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ROME, Italy (CNN) -- A Zambian archbishop who has riled the Roman Catholic Church by supporting marriage among Catholic priests has been excommunicated, the Vatican has said.
"The Holy See has patiently witnessed the evolution of the events which, unfortunately, have led Archbishop Milingo to a state of irregularity and progressive open break from communion with the Church," the Vatican said in a statement Tuesday.
The final straw for Emmanual Milingo -- the archbishop of Lusaka, Zambia -- was a service last weekend in Washington, D.C., in which he ordained four married priests as bishops without the consent of the Holy See.
The four priests were also excommunicated by the Vatican.
Five years ago, Milingo broke his own vows as a Catholic priest by marrying a woman in a mass wedding service in New York officiated by Korean evangelist Sun Myung Moon, founder of the Unification Church.
Months later, he repented and was forgiven by the Vatican.
But Milingo has not stopped pushing for the Catholic Church to change its policy of not allowing priests to marry. The 71-year-old recently formed a group called Married Priests Now and is calling for the return of approximately 150,000 former priests who are now married, according to his Web site.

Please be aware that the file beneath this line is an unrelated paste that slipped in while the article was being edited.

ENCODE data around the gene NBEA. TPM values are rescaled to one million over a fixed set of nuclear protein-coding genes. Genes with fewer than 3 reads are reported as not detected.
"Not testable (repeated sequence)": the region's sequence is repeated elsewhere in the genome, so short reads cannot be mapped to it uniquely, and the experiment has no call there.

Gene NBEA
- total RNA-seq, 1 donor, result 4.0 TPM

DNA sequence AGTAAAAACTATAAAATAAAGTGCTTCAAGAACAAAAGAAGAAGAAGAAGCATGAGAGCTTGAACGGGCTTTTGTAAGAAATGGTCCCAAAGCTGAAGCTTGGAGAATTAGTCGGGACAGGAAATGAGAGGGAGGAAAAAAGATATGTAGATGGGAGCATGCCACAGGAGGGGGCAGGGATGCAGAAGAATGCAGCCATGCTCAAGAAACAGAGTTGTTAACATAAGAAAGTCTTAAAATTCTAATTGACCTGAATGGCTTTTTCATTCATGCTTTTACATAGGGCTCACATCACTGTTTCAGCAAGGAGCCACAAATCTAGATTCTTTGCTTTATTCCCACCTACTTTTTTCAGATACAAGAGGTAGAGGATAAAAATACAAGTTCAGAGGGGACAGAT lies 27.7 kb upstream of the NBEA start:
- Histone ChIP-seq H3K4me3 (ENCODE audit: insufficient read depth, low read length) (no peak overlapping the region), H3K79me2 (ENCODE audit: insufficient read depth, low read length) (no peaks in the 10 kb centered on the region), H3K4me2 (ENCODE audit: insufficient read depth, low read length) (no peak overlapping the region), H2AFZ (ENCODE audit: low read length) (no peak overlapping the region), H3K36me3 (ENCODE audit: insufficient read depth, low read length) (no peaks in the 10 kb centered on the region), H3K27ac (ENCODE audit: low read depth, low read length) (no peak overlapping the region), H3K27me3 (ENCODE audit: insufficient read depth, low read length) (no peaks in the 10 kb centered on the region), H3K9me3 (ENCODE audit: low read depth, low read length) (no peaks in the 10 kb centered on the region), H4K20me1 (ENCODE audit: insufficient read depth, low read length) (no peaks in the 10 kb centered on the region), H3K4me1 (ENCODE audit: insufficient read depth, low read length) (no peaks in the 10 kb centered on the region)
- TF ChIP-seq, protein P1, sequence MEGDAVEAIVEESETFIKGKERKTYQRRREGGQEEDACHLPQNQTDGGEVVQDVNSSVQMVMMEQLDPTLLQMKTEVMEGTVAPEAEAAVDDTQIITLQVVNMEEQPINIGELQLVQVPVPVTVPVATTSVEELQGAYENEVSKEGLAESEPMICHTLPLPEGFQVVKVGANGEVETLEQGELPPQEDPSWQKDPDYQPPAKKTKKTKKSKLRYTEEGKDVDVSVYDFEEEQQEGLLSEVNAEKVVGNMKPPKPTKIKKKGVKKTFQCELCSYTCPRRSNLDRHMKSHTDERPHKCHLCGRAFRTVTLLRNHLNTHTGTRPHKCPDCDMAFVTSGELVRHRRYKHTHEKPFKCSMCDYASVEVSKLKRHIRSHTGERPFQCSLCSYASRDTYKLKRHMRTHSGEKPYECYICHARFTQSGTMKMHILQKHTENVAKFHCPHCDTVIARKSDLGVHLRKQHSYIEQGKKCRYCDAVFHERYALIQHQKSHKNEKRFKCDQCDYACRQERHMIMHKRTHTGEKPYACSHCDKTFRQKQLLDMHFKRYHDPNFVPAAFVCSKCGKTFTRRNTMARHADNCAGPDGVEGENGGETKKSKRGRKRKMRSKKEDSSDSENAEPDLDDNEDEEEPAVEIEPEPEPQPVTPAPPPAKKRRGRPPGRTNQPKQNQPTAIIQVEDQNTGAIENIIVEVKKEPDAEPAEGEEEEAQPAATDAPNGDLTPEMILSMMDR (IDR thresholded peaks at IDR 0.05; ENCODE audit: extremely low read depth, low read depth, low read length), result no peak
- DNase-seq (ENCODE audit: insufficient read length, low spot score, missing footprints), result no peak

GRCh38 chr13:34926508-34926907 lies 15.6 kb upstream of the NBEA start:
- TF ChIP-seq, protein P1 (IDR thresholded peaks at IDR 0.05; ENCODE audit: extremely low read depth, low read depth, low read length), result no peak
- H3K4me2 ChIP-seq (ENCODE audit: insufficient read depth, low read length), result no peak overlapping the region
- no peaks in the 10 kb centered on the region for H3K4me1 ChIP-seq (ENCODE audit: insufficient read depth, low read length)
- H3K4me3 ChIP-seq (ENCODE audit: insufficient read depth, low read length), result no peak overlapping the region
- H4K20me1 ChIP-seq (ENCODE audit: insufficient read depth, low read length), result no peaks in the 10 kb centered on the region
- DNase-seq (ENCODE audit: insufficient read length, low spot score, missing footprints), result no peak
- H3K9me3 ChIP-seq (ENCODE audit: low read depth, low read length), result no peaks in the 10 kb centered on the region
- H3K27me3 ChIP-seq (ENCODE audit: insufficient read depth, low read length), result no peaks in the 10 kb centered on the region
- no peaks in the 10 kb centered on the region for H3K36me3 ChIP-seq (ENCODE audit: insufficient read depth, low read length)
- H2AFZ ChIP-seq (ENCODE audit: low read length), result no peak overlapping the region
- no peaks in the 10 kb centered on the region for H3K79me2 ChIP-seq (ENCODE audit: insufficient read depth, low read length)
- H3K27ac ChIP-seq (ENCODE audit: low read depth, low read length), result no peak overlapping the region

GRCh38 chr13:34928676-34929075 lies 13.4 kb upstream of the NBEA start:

The Vatican, however, has rejected Milingo's organization, saying it has created "divisions and consternations among the faithful."
The Vatican under Pope John Paul II was reluctant to excommunicate Milingo because of his popularity in his home country and across Africa, and the church did not want to create a schism within the continent.
According to the Vatican statement issued Monday, church officials have "vainly tried to contact Archbishop Milingo in order to dissuade him into committing actions that provoke scandals, especially in regards to the faithful that have followed his pastoral ministry on favor of the poor and sick."
The Vatican demoted Milingo in 1983 after the church learned he was holding faith-healing services and exorcisms in Lusaka. He was forced to leave the Zambian capital and given a minor job in Rome.
Milingo could not immediately be reached for comment and did not post any response on his Web site.
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